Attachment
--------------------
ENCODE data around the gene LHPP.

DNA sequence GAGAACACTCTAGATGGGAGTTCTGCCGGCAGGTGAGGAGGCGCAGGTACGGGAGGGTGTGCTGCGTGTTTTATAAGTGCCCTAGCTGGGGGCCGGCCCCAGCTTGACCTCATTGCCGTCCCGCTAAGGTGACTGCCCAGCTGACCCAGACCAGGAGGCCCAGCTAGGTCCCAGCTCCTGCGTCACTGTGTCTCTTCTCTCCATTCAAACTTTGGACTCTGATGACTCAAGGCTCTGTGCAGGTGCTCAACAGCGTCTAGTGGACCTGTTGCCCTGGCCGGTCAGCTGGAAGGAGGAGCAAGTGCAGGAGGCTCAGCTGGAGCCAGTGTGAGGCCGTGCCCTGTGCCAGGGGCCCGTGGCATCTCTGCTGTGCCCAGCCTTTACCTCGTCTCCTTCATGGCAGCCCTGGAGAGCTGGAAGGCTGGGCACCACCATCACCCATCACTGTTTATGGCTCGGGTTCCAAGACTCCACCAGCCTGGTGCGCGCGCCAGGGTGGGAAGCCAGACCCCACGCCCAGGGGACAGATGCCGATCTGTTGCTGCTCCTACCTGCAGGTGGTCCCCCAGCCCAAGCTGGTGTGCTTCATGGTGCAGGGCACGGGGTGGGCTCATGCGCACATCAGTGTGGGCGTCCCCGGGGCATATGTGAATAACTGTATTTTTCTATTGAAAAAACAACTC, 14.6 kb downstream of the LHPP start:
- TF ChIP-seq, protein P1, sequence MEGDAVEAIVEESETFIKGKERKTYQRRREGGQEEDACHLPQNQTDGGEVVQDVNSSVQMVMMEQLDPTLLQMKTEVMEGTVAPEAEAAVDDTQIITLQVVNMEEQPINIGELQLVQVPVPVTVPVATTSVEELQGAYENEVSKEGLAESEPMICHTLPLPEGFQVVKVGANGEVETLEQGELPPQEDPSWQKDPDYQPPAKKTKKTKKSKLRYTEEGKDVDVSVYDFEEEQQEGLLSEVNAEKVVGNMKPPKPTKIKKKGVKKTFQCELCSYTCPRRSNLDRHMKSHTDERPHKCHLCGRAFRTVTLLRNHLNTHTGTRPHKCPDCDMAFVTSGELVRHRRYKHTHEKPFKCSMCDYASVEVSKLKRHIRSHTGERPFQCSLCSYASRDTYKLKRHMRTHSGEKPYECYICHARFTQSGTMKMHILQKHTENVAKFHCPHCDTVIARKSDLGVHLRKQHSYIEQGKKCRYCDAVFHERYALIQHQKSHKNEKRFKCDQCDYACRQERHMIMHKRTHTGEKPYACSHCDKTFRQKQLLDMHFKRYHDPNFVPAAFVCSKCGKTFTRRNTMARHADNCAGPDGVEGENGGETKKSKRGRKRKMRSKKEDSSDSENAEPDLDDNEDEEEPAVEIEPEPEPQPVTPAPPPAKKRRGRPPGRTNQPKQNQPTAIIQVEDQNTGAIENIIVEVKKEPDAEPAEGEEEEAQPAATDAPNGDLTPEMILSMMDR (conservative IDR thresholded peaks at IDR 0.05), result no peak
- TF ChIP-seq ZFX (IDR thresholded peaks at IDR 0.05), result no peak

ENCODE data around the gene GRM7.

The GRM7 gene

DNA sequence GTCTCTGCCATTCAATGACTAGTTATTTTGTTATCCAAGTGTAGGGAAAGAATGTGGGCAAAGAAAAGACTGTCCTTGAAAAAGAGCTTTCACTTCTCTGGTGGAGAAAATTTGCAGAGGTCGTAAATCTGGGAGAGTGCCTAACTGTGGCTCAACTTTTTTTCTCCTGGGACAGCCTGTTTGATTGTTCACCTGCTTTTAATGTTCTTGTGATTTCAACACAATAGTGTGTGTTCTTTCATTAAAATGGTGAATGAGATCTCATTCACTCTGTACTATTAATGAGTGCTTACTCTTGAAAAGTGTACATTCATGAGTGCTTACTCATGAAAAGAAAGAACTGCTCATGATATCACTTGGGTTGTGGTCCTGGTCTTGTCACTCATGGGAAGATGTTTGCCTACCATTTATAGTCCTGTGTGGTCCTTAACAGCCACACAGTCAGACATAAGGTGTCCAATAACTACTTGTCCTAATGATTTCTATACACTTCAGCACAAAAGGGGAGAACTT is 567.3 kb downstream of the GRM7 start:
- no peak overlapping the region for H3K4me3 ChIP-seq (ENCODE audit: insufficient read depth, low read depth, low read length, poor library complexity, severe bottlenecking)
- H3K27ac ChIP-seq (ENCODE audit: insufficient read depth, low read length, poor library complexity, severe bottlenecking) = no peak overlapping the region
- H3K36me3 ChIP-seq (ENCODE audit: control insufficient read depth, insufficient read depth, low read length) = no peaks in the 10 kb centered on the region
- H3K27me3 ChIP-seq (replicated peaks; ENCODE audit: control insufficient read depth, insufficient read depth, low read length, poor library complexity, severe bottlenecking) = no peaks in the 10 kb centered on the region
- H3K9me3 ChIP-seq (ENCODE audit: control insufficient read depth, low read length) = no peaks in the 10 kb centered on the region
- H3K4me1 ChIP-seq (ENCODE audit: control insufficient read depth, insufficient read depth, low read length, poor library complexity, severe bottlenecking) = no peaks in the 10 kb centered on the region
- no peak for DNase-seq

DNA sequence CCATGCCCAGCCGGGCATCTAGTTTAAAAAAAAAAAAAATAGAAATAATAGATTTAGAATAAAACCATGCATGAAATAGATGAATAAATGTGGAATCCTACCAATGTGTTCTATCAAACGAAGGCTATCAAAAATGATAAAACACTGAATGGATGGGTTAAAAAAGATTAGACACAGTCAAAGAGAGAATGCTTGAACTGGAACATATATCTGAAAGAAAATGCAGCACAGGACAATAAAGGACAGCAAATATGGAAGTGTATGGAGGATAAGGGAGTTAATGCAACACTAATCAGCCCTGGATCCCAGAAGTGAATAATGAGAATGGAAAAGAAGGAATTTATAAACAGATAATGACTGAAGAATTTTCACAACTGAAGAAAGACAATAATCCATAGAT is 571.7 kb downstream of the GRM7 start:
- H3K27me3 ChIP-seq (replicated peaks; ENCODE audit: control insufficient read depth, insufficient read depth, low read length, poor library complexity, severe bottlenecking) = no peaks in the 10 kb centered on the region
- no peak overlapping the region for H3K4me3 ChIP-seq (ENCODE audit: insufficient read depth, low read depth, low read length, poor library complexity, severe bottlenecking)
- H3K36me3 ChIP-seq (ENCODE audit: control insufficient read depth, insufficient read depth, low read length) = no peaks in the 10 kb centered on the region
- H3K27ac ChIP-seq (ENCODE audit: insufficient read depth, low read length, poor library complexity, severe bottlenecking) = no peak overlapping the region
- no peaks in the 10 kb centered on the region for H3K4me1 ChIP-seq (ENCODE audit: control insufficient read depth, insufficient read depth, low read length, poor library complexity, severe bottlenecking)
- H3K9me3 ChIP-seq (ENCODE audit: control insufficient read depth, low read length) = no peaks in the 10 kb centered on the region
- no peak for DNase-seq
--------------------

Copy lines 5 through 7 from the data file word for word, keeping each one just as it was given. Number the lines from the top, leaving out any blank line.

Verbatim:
ENCODE data around the gene GRM7.

The GRM7 gene

DNA sequence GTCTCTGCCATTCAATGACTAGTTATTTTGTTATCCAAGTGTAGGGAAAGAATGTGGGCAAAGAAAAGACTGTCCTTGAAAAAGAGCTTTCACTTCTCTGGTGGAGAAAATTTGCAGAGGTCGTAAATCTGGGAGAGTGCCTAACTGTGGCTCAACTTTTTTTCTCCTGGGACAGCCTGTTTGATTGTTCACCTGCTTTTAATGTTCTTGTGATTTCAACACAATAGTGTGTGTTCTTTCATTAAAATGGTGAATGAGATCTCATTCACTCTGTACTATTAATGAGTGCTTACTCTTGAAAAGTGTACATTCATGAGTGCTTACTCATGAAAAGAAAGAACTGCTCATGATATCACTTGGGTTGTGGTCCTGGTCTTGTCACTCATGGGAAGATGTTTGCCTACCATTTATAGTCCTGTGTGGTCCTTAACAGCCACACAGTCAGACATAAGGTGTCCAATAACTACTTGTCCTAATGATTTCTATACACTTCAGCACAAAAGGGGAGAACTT is 567.3 kb downstream of the GRM7 start: